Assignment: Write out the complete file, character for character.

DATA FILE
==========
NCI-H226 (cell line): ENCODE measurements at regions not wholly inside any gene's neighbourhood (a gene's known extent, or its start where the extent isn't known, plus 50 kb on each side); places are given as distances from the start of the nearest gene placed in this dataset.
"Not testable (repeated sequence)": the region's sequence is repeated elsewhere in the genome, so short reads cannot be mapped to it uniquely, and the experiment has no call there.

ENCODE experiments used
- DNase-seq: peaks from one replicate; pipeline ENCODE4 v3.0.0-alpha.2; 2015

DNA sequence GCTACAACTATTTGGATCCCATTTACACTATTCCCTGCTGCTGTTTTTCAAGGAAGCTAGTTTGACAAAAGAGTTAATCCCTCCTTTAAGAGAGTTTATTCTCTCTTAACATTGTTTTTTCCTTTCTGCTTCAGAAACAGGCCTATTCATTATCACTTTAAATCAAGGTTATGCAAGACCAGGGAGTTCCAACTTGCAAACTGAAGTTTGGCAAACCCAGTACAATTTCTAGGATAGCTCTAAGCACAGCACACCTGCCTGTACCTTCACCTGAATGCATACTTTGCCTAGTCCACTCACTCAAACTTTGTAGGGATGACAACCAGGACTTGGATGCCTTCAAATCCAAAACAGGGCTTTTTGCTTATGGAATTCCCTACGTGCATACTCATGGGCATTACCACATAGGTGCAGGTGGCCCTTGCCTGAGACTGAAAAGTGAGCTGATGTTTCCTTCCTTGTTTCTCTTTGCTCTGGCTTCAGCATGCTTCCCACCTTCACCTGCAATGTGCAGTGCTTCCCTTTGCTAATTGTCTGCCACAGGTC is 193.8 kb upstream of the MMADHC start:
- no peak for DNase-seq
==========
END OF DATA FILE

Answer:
NCI-H226 (cell line): ENCODE measurements at regions not wholly inside any gene's neighbourhood (a gene's known extent, or its start where the extent isn't known, plus 50 kb on each side); places are given as distances from the start of the nearest gene placed in this dataset.
"Not testable (repeated sequence)": the region's sequence is repeated elsewhere in the genome, so short reads cannot be mapped to it uniquely, and the experiment has no call there.

ENCODE experiments used
- DNase-seq: peaks from one replicate; pipeline ENCODE4 v3.0.0-alpha.2; 2015

DNA sequence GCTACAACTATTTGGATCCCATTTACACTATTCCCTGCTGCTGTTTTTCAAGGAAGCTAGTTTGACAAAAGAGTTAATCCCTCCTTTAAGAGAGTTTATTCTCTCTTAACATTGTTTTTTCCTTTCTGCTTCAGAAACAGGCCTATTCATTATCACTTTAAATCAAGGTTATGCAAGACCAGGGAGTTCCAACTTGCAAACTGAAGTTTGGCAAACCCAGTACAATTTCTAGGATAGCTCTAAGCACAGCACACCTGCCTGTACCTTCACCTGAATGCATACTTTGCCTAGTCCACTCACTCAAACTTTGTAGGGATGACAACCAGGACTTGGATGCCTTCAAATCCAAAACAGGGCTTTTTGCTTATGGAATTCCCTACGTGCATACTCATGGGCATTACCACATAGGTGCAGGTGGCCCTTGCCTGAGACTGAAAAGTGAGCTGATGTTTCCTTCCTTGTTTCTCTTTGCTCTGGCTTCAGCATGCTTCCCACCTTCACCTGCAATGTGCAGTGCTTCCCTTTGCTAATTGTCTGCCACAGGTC is 193.8 kb upstream of the MMADHC start:
- no peak for DNase-seq